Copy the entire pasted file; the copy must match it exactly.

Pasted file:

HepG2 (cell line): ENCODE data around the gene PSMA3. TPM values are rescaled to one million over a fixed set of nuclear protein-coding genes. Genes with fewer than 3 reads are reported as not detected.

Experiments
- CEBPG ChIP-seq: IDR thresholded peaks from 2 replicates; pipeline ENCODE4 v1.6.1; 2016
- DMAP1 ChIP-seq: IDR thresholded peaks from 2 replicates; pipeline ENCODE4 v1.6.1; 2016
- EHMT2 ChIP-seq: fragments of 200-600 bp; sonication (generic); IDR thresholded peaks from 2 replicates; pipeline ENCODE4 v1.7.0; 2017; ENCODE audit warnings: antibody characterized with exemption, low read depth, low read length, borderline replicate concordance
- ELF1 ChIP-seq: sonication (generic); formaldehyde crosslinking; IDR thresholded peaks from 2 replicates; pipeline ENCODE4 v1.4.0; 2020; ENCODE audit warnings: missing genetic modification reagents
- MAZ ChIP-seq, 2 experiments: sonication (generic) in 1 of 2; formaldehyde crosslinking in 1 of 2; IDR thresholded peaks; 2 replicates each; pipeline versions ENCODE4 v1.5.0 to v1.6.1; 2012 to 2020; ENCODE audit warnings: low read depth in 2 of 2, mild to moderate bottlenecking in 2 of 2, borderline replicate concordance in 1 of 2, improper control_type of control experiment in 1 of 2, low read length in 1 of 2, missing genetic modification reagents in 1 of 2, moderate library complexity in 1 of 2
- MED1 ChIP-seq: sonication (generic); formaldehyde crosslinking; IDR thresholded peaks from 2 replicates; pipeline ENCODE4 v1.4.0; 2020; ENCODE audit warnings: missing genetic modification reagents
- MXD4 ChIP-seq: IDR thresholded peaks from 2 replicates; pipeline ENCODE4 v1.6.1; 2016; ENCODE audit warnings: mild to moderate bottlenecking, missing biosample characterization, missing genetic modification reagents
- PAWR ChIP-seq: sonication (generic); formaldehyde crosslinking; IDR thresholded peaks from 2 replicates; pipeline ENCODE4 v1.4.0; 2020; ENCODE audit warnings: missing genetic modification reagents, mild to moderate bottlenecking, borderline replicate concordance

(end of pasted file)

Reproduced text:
HepG2 (cell line): ENCODE data around the gene PSMA3. TPM values are rescaled to one million over a fixed set of nuclear protein-coding genes. Genes with fewer than 3 reads are reported as not detected.

Experiments
- CEBPG ChIP-seq: IDR thresholded peaks from 2 replicates; pipeline ENCODE4 v1.6.1; 2016
- DMAP1 ChIP-seq: IDR thresholded peaks from 2 replicates; pipeline ENCODE4 v1.6.1; 2016
- EHMT2 ChIP-seq: fragments of 200-600 bp; sonication (generic); IDR thresholded peaks from 2 replicates; pipeline ENCODE4 v1.7.0; 2017; ENCODE audit warnings: antibody characterized with exemption, low read depth, low read length, borderline replicate concordance
- ELF1 ChIP-seq: sonication (generic); formaldehyde crosslinking; IDR thresholded peaks from 2 replicates; pipeline ENCODE4 v1.4.0; 2020; ENCODE audit warnings: missing genetic modification reagents
- MAZ ChIP-seq, 2 experiments: sonication (generic) in 1 of 2; formaldehyde crosslinking in 1 of 2; IDR thresholded peaks; 2 replicates each; pipeline versions ENCODE4 v1.5.0 to v1.6.1; 2012 to 2020; ENCODE audit warnings: low read depth in 2 of 2, mild to moderate bottlenecking in 2 of 2, borderline replicate concordance in 1 of 2, improper control_type of control experiment in 1 of 2, low read length in 1 of 2, missing genetic modification reagents in 1 of 2, moderate library complexity in 1 of 2
- MED1 ChIP-seq: sonication (generic); formaldehyde crosslinking; IDR thresholded peaks from 2 replicates; pipeline ENCODE4 v1.4.0; 2020; ENCODE audit warnings: missing genetic modification reagents
- MXD4 ChIP-seq: IDR thresholded peaks from 2 replicates; pipeline ENCODE4 v1.6.1; 2016; ENCODE audit warnings: mild to moderate bottlenecking, missing biosample characterization, missing genetic modification reagents
- PAWR ChIP-seq: sonication (generic); formaldehyde crosslinking; IDR thresholded peaks from 2 replicates; pipeline ENCODE4 v1.4.0; 2020; ENCODE audit warnings: missing genetic modification reagents, mild to moderate bottlenecking, borderline replicate concordance